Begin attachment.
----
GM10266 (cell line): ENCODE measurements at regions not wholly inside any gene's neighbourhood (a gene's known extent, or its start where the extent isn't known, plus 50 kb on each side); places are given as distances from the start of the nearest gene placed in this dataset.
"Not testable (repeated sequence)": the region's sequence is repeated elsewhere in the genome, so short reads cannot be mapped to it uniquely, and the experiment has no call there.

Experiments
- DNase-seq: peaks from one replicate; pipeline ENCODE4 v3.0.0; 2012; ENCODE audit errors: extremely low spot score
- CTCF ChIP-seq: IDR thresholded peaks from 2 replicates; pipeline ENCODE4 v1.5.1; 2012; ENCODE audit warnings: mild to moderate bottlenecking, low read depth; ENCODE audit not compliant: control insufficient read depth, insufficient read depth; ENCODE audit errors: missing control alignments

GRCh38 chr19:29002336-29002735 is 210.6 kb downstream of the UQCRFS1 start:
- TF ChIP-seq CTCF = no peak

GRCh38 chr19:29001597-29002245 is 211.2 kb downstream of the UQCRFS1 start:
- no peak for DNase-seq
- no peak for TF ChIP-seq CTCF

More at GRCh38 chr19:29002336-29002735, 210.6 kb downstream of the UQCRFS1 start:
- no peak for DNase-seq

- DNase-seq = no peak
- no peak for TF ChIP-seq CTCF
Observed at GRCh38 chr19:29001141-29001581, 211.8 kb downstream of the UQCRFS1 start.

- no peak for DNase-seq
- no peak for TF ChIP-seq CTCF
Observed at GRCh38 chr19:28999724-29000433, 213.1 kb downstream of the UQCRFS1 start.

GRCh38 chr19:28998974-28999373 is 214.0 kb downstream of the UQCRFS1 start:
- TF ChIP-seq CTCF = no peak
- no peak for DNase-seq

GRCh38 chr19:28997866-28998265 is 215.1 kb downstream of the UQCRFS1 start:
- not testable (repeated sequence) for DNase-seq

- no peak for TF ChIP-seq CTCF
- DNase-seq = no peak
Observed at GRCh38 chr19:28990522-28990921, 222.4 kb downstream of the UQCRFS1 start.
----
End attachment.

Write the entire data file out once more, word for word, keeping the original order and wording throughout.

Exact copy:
GM10266 (cell line): ENCODE measurements at regions not wholly inside any gene's neighbourhood (a gene's known extent, or its start where the extent isn't known, plus 50 kb on each side); places are given as distances from the start of the nearest gene placed in this dataset.
"Not testable (repeated sequence)": the region's sequence is repeated elsewhere in the genome, so short reads cannot be mapped to it uniquely, and the experiment has no call there.

Experiments
- DNase-seq: peaks from one replicate; pipeline ENCODE4 v3.0.0; 2012; ENCODE audit errors: extremely low spot score
- CTCF ChIP-seq: IDR thresholded peaks from 2 replicates; pipeline ENCODE4 v1.5.1; 2012; ENCODE audit warnings: mild to moderate bottlenecking, low read depth; ENCODE audit not compliant: control insufficient read depth, insufficient read depth; ENCODE audit errors: missing control alignments

GRCh38 chr19:29002336-29002735 is 210.6 kb downstream of the UQCRFS1 start:
- TF ChIP-seq CTCF = no peak

GRCh38 chr19:29001597-29002245 is 211.2 kb downstream of the UQCRFS1 start:
- no peak for DNase-seq
- no peak for TF ChIP-seq CTCF

More at GRCh38 chr19:29002336-29002735, 210.6 kb downstream of the UQCRFS1 start:
- no peak for DNase-seq

- DNase-seq = no peak
- no peak for TF ChIP-seq CTCF
Observed at GRCh38 chr19:29001141-29001581, 211.8 kb downstream of the UQCRFS1 start.

- no peak for DNase-seq
- no peak for TF ChIP-seq CTCF
Observed at GRCh38 chr19:28999724-29000433, 213.1 kb downstream of the UQCRFS1 start.

GRCh38 chr19:28998974-28999373 is 214.0 kb downstream of the UQCRFS1 start:
- TF ChIP-seq CTCF = no peak
- no peak for DNase-seq

GRCh38 chr19:28997866-28998265 is 215.1 kb downstream of the UQCRFS1 start:
- not testable (repeated sequence) for DNase-seq

- no peak for TF ChIP-seq CTCF
- DNase-seq = no peak
Observed at GRCh38 chr19:28990522-28990921, 222.4 kb downstream of the UQCRFS1 start.